Huntington's disease

Huntington’s disease is a genetic disorder that leads to the gradual deterioration of brain cells. It’s a rare condition but has a profound impact on the affected individual’s life.

The degeneration of brain cells results in problems with physical movements, cognitive abilities, and mental health.

Huntington’s disease affects a wide range of a person’s functional abilities, causing both physical and mental struggles.

People with Huntington’s disease can receive expert diagnosis and specialized treatment at Neurology One under the supervision of the best neurologists in Orlando.  Our team have been committed to care for people with Huntington’s disease, and have been leaders creating HD Centers of Excellence. 

Huntington’s disease symptoms can emerge at any stage of life. However, they commonly show up in individuals between their 30s and 40s. If the manifestation occurs prior to 20 years old, it is referred to as juvenile Huntington’s disease. The symptoms in early-onset cases are distinct, and the progression of the disease is usually more rapid.


Movement disorders

Huntington’s disease can affect movement, thinking, and mental health in different ways, and everyone experiences it differently. Some symptoms may be more severe at first, but they can change over time as the disease progresses.

The impairment of voluntary movements — instead of involuntary movements— may have a greater effect on the ability to perform daily activities, interact with others, and function independently.

Cognitive disorders

Huntington’s disease is associated with cognitive impairments such as:

Psychiatric disorders

Huntington’s disease is most commonly associated with depression. Huntington’s disease diagnosis wasn’t simply the cause of this reaction. Instead, brain injury and alterations in brain function contribute to depression. Symptoms may include:

In addition to these disorders, there are other ones as follows:

Aside from the above disorders, It is common for people with Huntington’s disease to lose weight as the disease progresses.

Symptoms of juvenile Huntington's disease

Younger people may experience Huntington’s disease differently than adults. An early stage of the disease is characterized by the following problems:

Behavioral changes

Physical changes

How is it inherited?

A faulty gene leads to Huntington’s disease, which gradually damages parts of the brain.

There is usually only a chance that you will develop it if either of your parents has or has had it. Women and men can both get it.

In the case of a parent who carries the Huntington’s disease gene:

In rare cases, Huntington’s disease can be acquired without having a family history of it. 

However, this is most likely due to the fact that one of your parents never had it diagnosed.

When to see a Neurologist?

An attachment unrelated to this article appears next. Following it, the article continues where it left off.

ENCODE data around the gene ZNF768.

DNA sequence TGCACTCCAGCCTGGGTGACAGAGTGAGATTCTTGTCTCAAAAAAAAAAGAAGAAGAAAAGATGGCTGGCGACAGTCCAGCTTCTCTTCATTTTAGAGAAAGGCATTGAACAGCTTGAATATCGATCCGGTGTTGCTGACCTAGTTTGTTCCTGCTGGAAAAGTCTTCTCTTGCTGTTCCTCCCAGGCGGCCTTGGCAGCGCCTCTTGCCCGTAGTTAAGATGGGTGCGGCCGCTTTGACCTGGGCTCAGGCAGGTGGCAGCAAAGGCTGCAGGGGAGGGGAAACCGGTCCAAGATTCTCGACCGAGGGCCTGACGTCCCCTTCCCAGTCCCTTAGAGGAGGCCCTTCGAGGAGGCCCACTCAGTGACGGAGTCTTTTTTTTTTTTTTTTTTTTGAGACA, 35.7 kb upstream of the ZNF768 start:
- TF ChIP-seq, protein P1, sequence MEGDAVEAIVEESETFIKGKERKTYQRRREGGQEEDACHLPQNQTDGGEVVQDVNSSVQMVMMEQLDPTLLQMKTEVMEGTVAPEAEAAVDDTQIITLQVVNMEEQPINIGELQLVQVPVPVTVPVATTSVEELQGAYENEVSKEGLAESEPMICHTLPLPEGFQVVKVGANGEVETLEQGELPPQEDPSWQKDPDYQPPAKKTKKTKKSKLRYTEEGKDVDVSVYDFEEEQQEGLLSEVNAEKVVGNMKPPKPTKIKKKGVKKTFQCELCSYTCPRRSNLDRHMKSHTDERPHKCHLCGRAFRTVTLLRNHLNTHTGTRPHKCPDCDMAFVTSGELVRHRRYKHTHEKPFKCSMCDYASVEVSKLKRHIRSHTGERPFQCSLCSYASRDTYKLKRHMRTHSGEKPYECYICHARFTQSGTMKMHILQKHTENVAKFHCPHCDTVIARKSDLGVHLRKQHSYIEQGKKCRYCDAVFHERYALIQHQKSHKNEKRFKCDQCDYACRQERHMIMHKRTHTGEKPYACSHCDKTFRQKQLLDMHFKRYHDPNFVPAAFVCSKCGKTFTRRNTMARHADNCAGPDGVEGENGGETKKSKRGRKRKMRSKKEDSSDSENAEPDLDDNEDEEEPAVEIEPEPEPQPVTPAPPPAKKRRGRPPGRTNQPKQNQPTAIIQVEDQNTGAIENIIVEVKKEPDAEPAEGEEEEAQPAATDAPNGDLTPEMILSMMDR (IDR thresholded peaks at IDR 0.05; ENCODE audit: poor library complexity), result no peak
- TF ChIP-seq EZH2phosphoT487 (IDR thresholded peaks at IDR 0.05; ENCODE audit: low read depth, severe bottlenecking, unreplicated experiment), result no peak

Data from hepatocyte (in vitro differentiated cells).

Multiple conditions can cause the signs and symptoms of Huntington’s disease. This is why it is important to get a proper diagnosis as soon as possible.

Consult your doctor if:

Your Neurologist may refer you for tests to check for Huntington’s disease.

Treatment and support

Huntington’s disease is incurable and has no cure or treatment at present.

But support and treatment can alleviate some problems caused by it, including:

Help with Everyday task

If you have Huntington’s disease, daily activities such as eating., moving around the house, and dressing can be challenging.

If you are having difficulty doing a particular activity, your occupational therapist can help you find another way to do it.

To make things easier for you, they can suggest household improvements and equipment.

These can include:

Help with eating and communication

If you are having difficulty communicating or eating due to Huntington’s disease, a speech and language therapist and a dietitian can assist you.

A few examples of what they can advise are:

  • A picture chart or an electronic speech device can be used as an alternative method of communication
  • Weight loss can be prevented with a high-calorie diet
  • How to make chewing and swallowing food easier
  • Some people may require a stomach-directed feeding tube.

Help with movement and balance problems

Staying active is important if you have Huntington’s disease. Your mental and physical health can be improved by doing this.

When you have balance and coordination problems, regular walking with the help of an aid like a walking stick can be very helpful.

Movement problems can also be helped by a physiotherapist.

It is possible that they will recommend things such as:

The best neurologists in Orlando, including clinically trained neurologists and specialists in movement disorders, offer expertise on Huntington’s disease.